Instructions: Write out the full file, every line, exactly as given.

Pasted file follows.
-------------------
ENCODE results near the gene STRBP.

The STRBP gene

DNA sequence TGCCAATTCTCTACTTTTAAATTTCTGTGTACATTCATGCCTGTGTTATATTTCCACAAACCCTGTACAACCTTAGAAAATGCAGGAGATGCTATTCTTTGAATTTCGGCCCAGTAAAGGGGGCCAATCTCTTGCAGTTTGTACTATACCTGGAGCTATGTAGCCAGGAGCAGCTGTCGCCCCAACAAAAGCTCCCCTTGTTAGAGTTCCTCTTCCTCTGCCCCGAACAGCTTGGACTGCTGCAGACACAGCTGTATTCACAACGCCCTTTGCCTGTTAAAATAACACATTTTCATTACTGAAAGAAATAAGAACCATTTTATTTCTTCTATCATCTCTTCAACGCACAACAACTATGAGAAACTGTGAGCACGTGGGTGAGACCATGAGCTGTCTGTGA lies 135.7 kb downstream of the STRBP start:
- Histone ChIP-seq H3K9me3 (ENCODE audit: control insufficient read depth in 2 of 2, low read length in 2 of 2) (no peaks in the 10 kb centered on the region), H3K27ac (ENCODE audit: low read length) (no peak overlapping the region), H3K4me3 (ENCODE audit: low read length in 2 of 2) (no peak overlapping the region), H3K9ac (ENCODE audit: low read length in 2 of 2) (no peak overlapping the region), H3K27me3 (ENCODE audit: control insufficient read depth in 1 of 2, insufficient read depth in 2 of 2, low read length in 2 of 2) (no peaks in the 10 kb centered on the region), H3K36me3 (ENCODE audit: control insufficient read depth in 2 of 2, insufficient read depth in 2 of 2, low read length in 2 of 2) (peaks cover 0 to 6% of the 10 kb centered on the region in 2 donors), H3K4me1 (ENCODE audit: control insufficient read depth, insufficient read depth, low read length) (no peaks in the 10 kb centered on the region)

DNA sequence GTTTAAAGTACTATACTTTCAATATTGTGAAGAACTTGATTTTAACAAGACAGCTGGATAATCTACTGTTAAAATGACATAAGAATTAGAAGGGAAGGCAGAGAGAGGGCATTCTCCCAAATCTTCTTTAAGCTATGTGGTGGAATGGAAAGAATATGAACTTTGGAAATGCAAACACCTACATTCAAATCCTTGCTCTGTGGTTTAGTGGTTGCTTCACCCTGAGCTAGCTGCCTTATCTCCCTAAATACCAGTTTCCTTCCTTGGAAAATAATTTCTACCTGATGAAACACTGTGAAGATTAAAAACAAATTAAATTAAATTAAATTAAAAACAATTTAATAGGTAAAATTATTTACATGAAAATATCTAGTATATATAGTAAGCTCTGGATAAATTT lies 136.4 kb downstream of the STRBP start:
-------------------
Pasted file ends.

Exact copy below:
ENCODE results near the gene STRBP.

The STRBP gene

DNA sequence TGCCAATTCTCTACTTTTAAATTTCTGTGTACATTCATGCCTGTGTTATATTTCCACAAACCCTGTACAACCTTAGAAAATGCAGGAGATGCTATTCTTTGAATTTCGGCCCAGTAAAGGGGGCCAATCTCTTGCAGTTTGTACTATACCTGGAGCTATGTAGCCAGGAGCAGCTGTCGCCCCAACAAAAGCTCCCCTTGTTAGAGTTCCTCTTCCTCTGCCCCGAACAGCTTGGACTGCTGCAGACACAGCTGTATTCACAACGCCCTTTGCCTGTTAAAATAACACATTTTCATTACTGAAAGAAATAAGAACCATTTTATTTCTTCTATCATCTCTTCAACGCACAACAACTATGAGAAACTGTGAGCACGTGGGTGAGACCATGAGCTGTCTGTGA lies 135.7 kb downstream of the STRBP start:
- Histone ChIP-seq H3K9me3 (ENCODE audit: control insufficient read depth in 2 of 2, low read length in 2 of 2) (no peaks in the 10 kb centered on the region), H3K27ac (ENCODE audit: low read length) (no peak overlapping the region), H3K4me3 (ENCODE audit: low read length in 2 of 2) (no peak overlapping the region), H3K9ac (ENCODE audit: low read length in 2 of 2) (no peak overlapping the region), H3K27me3 (ENCODE audit: control insufficient read depth in 1 of 2, insufficient read depth in 2 of 2, low read length in 2 of 2) (no peaks in the 10 kb centered on the region), H3K36me3 (ENCODE audit: control insufficient read depth in 2 of 2, insufficient read depth in 2 of 2, low read length in 2 of 2) (peaks cover 0 to 6% of the 10 kb centered on the region in 2 donors), H3K4me1 (ENCODE audit: control insufficient read depth, insufficient read depth, low read length) (no peaks in the 10 kb centered on the region)

DNA sequence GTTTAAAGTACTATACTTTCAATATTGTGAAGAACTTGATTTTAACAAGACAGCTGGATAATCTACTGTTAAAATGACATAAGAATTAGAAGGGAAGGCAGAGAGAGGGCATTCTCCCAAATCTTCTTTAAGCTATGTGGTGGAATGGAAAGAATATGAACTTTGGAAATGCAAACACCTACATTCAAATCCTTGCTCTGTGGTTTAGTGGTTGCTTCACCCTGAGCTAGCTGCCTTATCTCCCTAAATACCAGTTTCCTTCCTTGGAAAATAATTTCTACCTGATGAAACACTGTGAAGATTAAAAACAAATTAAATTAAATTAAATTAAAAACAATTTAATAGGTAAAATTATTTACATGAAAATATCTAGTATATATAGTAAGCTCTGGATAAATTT lies 136.4 kb downstream of the STRBP start: